Author: John Scalzi
Amazon rating: 3.9
Ensign Andrew Dahl has just been assigned to the Universal Union Capital Ship Intrepid, flagship of the Universal Union since the year 2456. It’s a prestige posting, and Andrew is thrilled all the more to be assigned to the ship’s Xenobiology laboratory.
Life couldn’t be better…until Andrew begins to pick up on the fact that (1) every Away Mission involves some kind of lethal confrontation with alien forces, (2) the ship’s captain, its chief science officer, and the handsome Lieutenant Kerensky always survive these confrontations, and (3) at least one low-ranked crew member is, sadly, always killed.
Not surprisingly, a great deal of energy below decks is expendedon avoiding, at all costs, being assigned to an Away Mission. Then Andrew stumbles on information that completely transforms his and his colleagues’ understanding of what the starship Intrepid really is…and offers them a crazy, high-risk chance to save their own lives.
Redshirts is the winner of the 2013 Hugo Award for Best Novel
Reviewed by: David Wiley
This was my first time getting to read a Scalzi novel (trust me, it won’t take another 31 years to read my second!) and I was absolutely delighted with this book. I can’t thank my local library enough for giving John Scalzi in the long list of recommendations for what I could read as part of my 2016 Reading Challenge. The book delivered on what I had expected based on its premise: humor, sarcasm, wit, and fun. I found myself struggling to keep the laughter in while sitting next to my wife, as I did not want to disturb her reading. But there were times when that was simply not possible.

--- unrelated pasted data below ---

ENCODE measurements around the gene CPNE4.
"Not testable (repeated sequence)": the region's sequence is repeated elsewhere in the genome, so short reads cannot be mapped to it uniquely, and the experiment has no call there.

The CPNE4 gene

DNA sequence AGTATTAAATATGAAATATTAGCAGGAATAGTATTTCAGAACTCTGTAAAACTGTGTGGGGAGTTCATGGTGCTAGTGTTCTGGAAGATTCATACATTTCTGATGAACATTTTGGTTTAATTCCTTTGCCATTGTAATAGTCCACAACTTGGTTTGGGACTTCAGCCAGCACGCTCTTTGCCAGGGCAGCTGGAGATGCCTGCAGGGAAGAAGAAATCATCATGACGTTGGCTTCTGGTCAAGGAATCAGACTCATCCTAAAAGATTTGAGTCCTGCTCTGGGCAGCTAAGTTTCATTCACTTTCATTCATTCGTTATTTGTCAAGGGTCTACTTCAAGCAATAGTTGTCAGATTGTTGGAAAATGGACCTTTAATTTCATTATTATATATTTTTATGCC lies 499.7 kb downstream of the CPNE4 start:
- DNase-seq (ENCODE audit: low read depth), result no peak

The story itself covers the first 2/3 of the book, and that was easily the fun romp of a story I was needing. The final third is broken down into three parts, or Codas, with each one covering a smaller story with a character that had appeared during the story. It is a break from the light-hearted fun of the main story, but each of them is interesting in its own right and are certainly entertaining in a different way. While I found myself missing the main story (it was disappointing that it had ended so soon!) I did find those Codas to be enjoyable. And they were a little more serious in style, which allowed them to explore some deeper issues than would be expected during the main story in Redshirts.
I would certainly recommend this book, of course, to anyone who was is a fan of Star Trek as you will get more out of the humor than a non-Trek fan. Anyone who is looking for a light, fast, humorous read should seriously consider picking this one up as well. Sci-Fi fans in general would be wise not to miss this book. The only caution would be that the book is best suited for older teens and up, based on some language and content. Final verdict: Read this book!Light, fast, humorous read. #amreading #bookreview @AuthorDWiley #ourwriteside Click To Tweet
His short fiction has previously been published in Sci Phi Journal, Firewords Quarterly, Mystic Signals and a King Arthur anthology by Uffda Press. David resides in central Iowa with his wife and their cats and spends his time reading, writing, and playing board games.
Latest posts by David Wiley (see all)
- Worldbuilding in Historical Fiction: Fact versus Fiction - May 17, 2017
- Viewing Editing as an Opportunity for World-building - May 3, 2017
- Book Review: Redshirts by John Scalzi - April 22, 2017